Senior woman with glasses holding apple and smilingWhen you have diabetes, proper oral care is more important than ever—what’s happening in your mouth affects the rest of your body, and what’s happening in the rest of your body affects your mouth. According to the American Dental Association, people with diabetes face higher risks for dental problems like bacterial and fungal mouth infections, gum inflammation, tooth decay, dry mouth, changes in taste sensitivity, and more. So what does this mean for you? As a patient with diabetes, do you know how to protect your overall health through your teeth and gums? Believe it or not, caring for your oral health is a powerful step towards caring for all of the rest of your health—and it’s a powerful step within your reach.


Because your physical health is too important an issue to overlook, it’s time to consider how dental care matters for diabetics. With that in mind, below are five key steps you ought to take starting now:


  1. Manage Your Blood Sugar: As a diabetic, you already know managing your blood sugar is vital for your overall health, but here’s why it matters for your mouth: The higher your blood sugar, the higher your risk for oral disease. The more sugars and starches you have circling around in your mouth, the more at risk you are for developing cavities/tooth decay, as well as more serious issues like early gum disease (gingivitis) and advanced gum disease (periodontitis). Commit to monitoring your blood sugar levels, and follow your physician’s instructions for staying within your target range.
  2. Practice Good Oral Hygiene: It’s as true for diabetics as it is for everyone else: Proper oral hygiene is vital. Most dentists agree you should brush your teeth at least twice a day—first in the morning and second at night. It’s also helpful to brush after meals and snacks to keep food remnants from lingering on your teeth. Likewise, floss at least once a day to get rid of pesky plaque that your toothbrush misses.
  3. Schedule Regular Dental Cleanings: Right up there with good oral hygiene habits is scheduling regular professional cleanings. These dental visits are like ongoing preventative maintenance for your car—they provide important checks to protect you from unknowingly developing serious problems. For best results, visit your dentist at least twice a year for regular checkups.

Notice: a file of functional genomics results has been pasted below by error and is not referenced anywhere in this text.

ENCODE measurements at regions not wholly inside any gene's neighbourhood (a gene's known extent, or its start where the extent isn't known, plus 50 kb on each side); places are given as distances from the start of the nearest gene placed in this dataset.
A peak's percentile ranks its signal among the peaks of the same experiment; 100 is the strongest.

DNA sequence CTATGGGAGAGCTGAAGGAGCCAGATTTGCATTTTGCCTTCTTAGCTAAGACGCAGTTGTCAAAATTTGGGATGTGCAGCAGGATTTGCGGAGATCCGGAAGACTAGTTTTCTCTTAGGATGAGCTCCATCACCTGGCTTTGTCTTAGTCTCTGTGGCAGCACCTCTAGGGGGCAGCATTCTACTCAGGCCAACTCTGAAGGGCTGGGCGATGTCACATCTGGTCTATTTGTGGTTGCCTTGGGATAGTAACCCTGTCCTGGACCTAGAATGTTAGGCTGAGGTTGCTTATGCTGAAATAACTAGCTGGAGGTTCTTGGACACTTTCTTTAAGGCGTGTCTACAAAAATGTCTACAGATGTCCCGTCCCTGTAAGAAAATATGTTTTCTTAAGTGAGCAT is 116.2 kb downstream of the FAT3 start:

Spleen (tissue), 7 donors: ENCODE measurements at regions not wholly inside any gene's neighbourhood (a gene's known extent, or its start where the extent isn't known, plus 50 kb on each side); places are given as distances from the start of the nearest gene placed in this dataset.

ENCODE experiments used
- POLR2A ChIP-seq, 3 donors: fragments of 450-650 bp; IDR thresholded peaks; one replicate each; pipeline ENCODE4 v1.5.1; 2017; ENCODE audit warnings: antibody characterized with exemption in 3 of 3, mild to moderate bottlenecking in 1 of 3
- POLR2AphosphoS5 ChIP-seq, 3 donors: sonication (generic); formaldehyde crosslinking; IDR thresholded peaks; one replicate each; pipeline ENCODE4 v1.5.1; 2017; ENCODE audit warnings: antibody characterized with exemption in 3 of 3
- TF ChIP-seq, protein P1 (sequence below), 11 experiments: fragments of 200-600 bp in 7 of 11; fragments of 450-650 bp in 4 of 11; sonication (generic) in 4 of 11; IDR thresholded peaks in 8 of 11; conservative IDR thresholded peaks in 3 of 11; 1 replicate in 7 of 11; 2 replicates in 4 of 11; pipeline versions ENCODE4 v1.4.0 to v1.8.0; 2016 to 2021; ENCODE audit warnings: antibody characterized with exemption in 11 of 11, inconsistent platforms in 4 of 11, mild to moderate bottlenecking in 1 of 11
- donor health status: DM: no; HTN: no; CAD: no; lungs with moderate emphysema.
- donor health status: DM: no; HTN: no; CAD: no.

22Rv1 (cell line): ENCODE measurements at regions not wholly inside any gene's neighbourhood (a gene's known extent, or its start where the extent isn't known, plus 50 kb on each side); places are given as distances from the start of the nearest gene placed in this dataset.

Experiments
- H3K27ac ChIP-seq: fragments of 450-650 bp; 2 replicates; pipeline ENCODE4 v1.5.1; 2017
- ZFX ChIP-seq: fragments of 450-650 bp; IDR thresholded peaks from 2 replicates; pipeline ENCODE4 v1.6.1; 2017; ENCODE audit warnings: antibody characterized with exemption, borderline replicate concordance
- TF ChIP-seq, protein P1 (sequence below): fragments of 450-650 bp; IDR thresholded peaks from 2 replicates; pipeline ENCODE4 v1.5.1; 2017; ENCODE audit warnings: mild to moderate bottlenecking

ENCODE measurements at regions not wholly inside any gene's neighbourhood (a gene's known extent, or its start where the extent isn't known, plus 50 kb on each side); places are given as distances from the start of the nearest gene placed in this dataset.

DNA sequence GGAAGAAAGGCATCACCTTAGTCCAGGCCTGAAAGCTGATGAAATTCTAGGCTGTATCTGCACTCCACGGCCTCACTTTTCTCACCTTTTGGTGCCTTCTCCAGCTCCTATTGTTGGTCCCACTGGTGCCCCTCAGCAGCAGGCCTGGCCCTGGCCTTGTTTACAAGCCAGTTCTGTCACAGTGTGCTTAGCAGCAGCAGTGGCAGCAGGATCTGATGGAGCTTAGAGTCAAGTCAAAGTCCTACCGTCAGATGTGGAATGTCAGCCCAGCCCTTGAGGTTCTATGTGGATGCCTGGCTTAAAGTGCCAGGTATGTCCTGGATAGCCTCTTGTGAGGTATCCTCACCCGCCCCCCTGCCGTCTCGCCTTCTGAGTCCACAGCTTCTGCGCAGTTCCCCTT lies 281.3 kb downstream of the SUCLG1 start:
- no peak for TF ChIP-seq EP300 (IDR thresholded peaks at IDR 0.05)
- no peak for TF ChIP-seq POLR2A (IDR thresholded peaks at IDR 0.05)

4. Communicate with Your Dentist: First things first, tell your dentist you have diabetes. Every time you visit, remind the office personnel and/or make sure it’s in your chart. Dental professionals are aware of and equipped to help the specific needs of diabetics, but they need to know what’s going on. Likewise, be alert for oral warning signs and make sure your dentist knows what you’re experiencing. Clues that something might be wrong include bleeding gums, red and swollen gums, gums that pull away from teeth, changes in your bite, changes in the fit of dentures or bridges, and moving/loose teeth. Finally, you should also connect your dentist with your physician to keep open communication flowing between everyone concerned with your health.
  5. Quit Bad Habits: If you’ve been putting off the decision to quit smoking, there’s never a better time than when you find out you have diabetes. Smoking increases all kinds of health risks, including but not limited to gum disease. If you’re stumped about how to kick this habit, ask your doctor for help. The sooner you can stop smoking, the better for your health.


Following the advice outlined above is vital for managing oral health as a diabetic. While it’s true that diabetes increases health risks, it’s also true that you can do something about it. Practice these smart habits, and you provide a solid foundation for good health.

Photo credit: Deposit Photos


Darla Scheidt is the Marketing Director for Grove Dental Associates, a successful multi-office, multi-specialty group dental practice in the Chicago western suburbs.  With four offices, over 30 doctors and having been in practice for over 40 years, Grove Dental stays on the cutting edge of dentistry to better serve patients.


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